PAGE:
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Martial arts legend Sonny Chiba dies from COVID

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The Japanese actor, known in the US for his collaborations with Quentin Tarantino, was 82.

Quentin Tarantino shares a light moment with Japanese actor Sonny Chiba during a press conference to promote his new film “Death Proof” in Tokyo. August 2007. 
Sonny Chiba and Quentin Tarantino share a celebratory moment at a press conference for Death Proof in 2007.
Photo credit should read TORU YAMANAKA/AFP via Getty Images

For many Americans, their introduction to Sonny Chiba was through the 1993 movie True Romance. Chiba did not appear in the movie, but it was penned by Chiba fan Quentin Tarantino, and therefore the hero, Clarence, played by Christian Slater, was also a huge fan.

Quentin Tarantino was not content in simply having Chiba mentioned in one film, he later cast the martial arts legend in Kill Bill, Vol. 1 & 2.

The “bar none greatest actor working in martial arts movies today” passed away August 19th due to complications from COVID. He was 82.

Born Sadaho Maeda in Fukuoka, Japan, on January 22, 1939, he studied under Masutatsu “Mas” Oyama, earning a first-degree black belt under the karate master. He would later go on to portray Oyama three times in the late 1970’s, in the films “Champion of Death,” “Karate Bearfighter” and “Karate for Life.”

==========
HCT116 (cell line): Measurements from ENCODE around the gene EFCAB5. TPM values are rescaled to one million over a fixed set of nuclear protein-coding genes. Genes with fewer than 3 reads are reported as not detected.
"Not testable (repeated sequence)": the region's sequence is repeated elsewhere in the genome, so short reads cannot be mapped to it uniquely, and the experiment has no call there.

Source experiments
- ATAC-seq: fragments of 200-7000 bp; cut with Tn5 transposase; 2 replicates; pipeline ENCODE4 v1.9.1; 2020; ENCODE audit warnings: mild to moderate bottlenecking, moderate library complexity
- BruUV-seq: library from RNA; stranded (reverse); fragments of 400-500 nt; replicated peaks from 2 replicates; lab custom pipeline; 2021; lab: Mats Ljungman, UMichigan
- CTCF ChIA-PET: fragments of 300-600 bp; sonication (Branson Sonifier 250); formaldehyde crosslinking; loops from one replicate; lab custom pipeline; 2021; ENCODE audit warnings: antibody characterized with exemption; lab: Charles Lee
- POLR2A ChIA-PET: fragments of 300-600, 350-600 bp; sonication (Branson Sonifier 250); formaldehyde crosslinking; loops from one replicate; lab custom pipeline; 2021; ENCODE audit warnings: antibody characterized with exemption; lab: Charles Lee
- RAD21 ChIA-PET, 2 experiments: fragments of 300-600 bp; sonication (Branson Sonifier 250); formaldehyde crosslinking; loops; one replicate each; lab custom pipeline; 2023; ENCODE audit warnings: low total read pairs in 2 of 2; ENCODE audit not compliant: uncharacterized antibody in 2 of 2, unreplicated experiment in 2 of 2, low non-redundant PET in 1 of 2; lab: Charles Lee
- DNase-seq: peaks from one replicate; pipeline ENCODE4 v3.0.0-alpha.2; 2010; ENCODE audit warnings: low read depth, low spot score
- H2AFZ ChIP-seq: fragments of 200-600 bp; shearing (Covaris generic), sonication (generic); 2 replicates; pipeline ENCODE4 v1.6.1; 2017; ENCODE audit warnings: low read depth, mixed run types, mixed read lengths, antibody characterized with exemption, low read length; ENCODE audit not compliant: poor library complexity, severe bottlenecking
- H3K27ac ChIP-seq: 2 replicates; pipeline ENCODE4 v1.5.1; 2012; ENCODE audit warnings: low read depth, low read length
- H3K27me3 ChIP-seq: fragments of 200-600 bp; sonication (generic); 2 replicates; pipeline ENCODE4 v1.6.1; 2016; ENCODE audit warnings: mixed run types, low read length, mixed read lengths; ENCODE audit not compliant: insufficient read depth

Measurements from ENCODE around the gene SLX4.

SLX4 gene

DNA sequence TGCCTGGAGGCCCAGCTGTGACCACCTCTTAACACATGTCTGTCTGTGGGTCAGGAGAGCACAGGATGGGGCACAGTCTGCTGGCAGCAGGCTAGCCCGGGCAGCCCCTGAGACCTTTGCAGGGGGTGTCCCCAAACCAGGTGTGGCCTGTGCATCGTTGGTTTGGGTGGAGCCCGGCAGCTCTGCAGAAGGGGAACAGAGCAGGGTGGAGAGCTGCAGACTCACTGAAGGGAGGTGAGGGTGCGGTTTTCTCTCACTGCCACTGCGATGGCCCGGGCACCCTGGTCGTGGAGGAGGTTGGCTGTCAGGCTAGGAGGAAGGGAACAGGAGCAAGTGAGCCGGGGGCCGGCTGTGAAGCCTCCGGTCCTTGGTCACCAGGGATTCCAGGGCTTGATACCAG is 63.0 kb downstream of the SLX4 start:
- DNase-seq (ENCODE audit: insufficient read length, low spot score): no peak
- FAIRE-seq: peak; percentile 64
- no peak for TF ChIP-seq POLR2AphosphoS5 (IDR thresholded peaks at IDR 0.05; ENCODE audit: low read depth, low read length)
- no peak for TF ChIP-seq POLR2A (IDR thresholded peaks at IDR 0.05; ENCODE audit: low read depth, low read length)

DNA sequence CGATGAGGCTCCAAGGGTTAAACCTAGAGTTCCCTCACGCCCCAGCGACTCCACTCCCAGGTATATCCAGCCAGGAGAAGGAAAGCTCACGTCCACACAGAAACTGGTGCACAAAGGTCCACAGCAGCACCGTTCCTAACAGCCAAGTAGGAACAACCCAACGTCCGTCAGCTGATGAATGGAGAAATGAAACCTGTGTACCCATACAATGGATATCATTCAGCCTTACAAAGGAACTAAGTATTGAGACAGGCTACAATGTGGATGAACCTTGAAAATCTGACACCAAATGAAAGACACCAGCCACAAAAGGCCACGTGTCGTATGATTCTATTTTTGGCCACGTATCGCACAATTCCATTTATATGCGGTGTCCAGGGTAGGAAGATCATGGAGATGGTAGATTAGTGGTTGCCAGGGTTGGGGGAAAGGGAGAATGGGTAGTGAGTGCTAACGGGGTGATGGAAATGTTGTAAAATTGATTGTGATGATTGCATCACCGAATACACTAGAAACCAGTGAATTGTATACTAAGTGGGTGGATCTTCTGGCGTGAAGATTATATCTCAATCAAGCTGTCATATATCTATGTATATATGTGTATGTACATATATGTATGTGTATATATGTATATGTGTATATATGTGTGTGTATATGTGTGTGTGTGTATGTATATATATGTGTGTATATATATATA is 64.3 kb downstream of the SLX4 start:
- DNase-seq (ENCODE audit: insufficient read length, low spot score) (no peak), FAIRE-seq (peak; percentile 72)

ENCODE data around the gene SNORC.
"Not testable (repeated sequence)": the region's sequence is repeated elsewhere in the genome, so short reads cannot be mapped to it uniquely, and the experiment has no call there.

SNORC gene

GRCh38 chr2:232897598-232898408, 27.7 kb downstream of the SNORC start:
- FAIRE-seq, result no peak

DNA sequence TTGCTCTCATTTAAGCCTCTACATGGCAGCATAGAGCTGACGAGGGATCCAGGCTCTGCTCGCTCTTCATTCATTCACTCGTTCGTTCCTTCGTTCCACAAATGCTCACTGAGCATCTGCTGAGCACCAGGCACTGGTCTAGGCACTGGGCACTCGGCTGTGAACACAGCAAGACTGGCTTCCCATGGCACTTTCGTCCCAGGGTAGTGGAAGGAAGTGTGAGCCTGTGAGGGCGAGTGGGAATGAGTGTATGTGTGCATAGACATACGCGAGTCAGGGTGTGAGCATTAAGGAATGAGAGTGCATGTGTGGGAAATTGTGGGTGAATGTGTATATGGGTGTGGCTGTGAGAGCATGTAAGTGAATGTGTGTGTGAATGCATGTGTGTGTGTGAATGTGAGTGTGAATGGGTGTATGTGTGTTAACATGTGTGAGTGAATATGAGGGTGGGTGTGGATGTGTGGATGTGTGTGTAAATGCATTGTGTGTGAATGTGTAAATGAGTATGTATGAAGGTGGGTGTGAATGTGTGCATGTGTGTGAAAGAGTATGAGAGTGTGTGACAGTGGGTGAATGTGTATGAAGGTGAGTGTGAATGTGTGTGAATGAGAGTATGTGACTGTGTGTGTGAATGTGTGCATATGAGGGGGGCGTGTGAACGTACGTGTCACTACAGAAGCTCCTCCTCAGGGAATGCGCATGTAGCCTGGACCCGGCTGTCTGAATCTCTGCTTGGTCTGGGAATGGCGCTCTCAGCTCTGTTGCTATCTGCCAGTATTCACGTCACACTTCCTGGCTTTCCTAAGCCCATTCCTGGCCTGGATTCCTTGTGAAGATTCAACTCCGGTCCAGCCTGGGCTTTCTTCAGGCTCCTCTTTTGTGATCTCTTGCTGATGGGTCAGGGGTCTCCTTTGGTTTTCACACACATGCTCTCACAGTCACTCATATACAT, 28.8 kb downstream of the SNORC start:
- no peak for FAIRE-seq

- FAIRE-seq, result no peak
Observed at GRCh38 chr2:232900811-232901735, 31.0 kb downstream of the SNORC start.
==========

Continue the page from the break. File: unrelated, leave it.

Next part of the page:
In 1984, Chiba received his fourth-degree black belt, and also held black belts in ninjutsu, shorinji kempo, judo, kendo and goju-ryu karate.

Chiba made his name for the brutality of his fight choreography. Famously, it was his idea for a smash cut to an x-ray of a skull fracture to illustrate the damage inflicted by a blow. While the actor did find fame in the West, acting in The Fast and the Furious: Tokyo Drift in addition to his collaborations with Tarantino, the vast majority of his over 200 credits came in Japanese productions, spanning 1959-2021. His final film, Bond of Justice: Kizuna will be released October 1.